Subaru EV, Rivian range, Genesis electric shift, Tesla Roadster and Cybertruck delayed: The Week in Reverse
Which EV might potentially get a big boost in range after the recall remedy?
What once common fuel was verified as completely phased out in the world as of this week?
This is our look back at the Week In Reverse—right here at Green Car Reports—for the week ending September 5, 2021.
On Friday, the Rivian R1T electric pickup and R1S electric SUV were EPA-rated for range and efficiency. Both of them earn range ratings of well over 300 miles—although there are some lessons here about efficiency as it compares to other EVs.
2017 Chevrolet Bolt EV
GM confirmed that the battery fix for 2017-2019 Chevy Bolt EV models, involving full replacement of cell modules, could bring them more range than they had when new. Although it could be many weeks or months before a fix—and the lack of one yet has shut down production and stopped sales.
Subaru gave a first glimpse of its Solterra EV, due in mid-2022. The outdoorsy brand teases a radically different cabin interface for the model and claims that it will be the most technologically advanced Subaru ever.
Concept cars and announcements started flowing in from Germany, where the Munich auto show press days are being held over the U.S. holiday weekend. BMW has also teased an i Vision Circular concept car for the show, in which it presents ideas on how it might seek drastic CO2 reductions per vehicle plus more recycled content. And with the Grandsphere EV concept for the Munich auto show, Audi is showing an inside-out yet racy-looking future that takes advantage of lounge-like travel with Level 4 autonomous driving but can also inspire the driver. Audi also announced a new strategy that’s based as much around software and mobility as EVs. It’s already announced that new-model launches will be all-EV starting in 2026 and internal-combustion sales will end in 2033.
Tesla confirmed delays for the Roadster and Cybertruck this past week. CEO Elon Musk revealed the Roadster won’t ship until 2023, and in an internal company update he reportedly announced the Cybertruck is now delayed to late 2022. The Semi is on that overdue list, too. Tesla is also attempting to become a “retail electric provider” in Texas. Might it possibly be able to sell electricity to Texans before it can sell them cars?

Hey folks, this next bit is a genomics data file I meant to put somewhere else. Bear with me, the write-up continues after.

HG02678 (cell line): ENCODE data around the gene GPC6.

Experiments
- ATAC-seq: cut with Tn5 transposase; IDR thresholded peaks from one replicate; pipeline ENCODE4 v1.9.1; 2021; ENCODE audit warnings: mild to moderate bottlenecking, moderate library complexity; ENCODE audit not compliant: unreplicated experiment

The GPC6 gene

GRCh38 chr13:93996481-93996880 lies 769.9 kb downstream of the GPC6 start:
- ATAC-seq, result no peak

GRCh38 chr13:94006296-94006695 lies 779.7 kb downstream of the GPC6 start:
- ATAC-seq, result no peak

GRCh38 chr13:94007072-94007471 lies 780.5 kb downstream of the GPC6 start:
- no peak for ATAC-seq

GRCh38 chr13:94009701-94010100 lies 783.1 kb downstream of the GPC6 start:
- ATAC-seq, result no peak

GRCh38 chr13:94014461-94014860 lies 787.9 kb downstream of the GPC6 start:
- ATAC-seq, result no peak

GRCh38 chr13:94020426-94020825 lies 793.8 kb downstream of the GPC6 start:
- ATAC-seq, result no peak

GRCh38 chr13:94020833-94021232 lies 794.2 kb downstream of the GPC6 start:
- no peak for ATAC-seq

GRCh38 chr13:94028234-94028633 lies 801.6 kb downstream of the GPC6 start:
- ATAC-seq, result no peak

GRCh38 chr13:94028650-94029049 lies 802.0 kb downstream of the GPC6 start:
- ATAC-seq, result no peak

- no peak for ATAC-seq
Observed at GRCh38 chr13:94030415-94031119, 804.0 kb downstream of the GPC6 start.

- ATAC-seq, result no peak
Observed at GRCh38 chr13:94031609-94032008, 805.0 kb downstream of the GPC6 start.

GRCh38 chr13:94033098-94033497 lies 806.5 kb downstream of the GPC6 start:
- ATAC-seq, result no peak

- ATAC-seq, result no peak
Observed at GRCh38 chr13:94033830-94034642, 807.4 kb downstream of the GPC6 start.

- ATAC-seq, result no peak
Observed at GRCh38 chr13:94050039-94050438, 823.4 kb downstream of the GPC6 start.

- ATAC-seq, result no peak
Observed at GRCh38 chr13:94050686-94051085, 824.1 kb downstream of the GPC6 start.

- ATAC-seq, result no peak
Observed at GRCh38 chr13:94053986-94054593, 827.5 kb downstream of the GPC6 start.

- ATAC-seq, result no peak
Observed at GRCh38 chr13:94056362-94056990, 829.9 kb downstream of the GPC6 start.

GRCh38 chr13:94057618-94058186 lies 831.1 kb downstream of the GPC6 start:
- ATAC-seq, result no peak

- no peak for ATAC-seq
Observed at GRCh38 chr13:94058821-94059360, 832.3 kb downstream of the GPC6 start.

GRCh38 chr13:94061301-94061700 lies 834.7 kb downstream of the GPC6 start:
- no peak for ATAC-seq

Genesis GV60 -
Hyundai’s Genesis luxury brand is aiming to follow a “dual electrification strategy” in the future, including exclusively battery electric and hydrogen fuel-cell model introductions from 2025 and 100-percent zero-emission models by 2030. Hyundai earlier this week revealed an autonomous “robotaxi” version of its Ioniq 5 electric car. With a suite of cameras, radar, and lidar sensors, the car was made by Motional, the joint venture of Hyundai with Aptiv, and it will be put to use by Lyft.
In the truck arena, Nikola, the once very buzzworthy hydrogen fuel-cell truck startup, is turning to the automotive supplier Bosch, not GM, for its fuel-cell hardware due to go into U.S.-assembled trucks. Karma Automotive is attempting to diversify into the commercial vehicle business, with its new E-Flex platform the basis for electrified trucks it showed this past week. And California’s Air Resource Board is helping enable the largest deployment of electric semis yet in the U.S.—including the charging infrastructure for them.
The very private company behind the Alpha Wolf electric truck concept hasn’t revealed much about its plans to develop, make, and bring its retro-styled EVs to market by late 2023. And you can see the Wolf concept at the Petersen Automotive Museum.
The world has finally ended the use of leaded gasoline, the UN reported earlier this week. So we thought we’d refresh our readers, briefly, on why lead was introduced in the first place and why it took so long to be phased out.
And could synthetic fuels reverse the phaseout of internal combustion new-vehicle sales?
Follow Green Car Reports on Facebook and Twitter